Dovetail vs. Peg Construction in Antique Furniture
Dovetail and peg construction are two methods commonly found on many pieces of antique furniture. Learn the differences between dovetail and peg construction in antique furniture with help from an experienced interior design professional in this free video clip.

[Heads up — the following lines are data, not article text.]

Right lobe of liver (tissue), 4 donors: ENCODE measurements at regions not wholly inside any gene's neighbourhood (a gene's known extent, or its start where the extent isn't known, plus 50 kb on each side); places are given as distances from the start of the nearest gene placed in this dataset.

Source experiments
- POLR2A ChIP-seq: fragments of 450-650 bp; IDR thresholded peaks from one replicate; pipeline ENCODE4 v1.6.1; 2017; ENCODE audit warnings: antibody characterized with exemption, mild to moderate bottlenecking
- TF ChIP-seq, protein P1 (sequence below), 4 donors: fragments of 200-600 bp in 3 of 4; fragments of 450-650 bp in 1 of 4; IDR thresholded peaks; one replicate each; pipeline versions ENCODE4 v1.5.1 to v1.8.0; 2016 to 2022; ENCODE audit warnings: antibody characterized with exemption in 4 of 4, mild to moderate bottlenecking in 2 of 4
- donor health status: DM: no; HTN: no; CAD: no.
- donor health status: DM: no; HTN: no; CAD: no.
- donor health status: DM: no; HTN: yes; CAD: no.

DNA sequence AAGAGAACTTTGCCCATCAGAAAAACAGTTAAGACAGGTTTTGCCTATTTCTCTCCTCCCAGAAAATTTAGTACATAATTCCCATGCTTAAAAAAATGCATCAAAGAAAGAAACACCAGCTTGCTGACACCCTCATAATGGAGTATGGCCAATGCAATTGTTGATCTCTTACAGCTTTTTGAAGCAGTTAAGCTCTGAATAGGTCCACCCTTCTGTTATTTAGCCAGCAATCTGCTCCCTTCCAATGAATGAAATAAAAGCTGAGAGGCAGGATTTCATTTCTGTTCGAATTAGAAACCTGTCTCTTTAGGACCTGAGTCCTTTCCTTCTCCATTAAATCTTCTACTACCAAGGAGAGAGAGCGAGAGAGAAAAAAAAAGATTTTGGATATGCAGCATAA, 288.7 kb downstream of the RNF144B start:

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Hi. I'm Jane Brown from Jane Brown Interiors and JaneBrownDesigns.com, and I'm here at this secret little find in New York called Furnished Green. And I encourage you to come visit and check out their antiques and vintage ware. It is such a treasure trove of things. And today I'm here to talk about the difference between dovetail and peg construction. Firstly I'd like to talk about dovetail. Why I love dovetail firstly is the name. I find it really romantic, dove. And I was about eight years old when my dad showed me about dovetails. And dovetails look like a triangle. This is a fantastic system of attaching wood and has been around for a very very long time, probably since about the 16, 17 hundreds. So how to tell a piece that's really old prior to 1860 unless it's made in someone's backyard, is the dovetail will be really irregular. There obviously won't be as many because that was very labor intensive. And you'll see the rawness and the authentic-ness of the dovetail construction. 1860 was the invention of the circular saw. That seems a long time ago now, and that's when we came in to the uniformed dovetail construction because obviously they were easy to cut and there was the uniformity of putting them together. So that's all about dovetails. And you'll know that it's a good piece as opposed to a stapled piece because of the dovetail construction. The other type of construction that you will find in antique furniture is what's called a mortice and tenon, and it sounds like tendon without the d. So it's tenon, t e n o n. And this is what's called pegged construction. Unfortunately the piece I had here was sold yesterday. So I'm just going to explain it to you because it is quite a simple method of seeing of how the wood is constructed. So as opposed to the dovetail construction, a mortice and tenon has a piece of wood that goes up. it also has then a hole in an adjoining piece of wood and the tenon goes through the mortice and you can see that's like a very secure mechanism for holding that wood in place. Now what we then use is a peg to hold that. So then we have a peg that inserts in the top here. And that's called a pegged construction. So it stops the actual piece from falling down or becoming dislodged. So if we didn't have the peg holding it, it would be dislodged. So this is called a pegged construction and it's an incredibly strong reinforced construction of how to hold two pieces of wood together. You won't find it that often, but it's a really wonderful system where they used to use, to put pieces together around the 17, 18 and early 1900.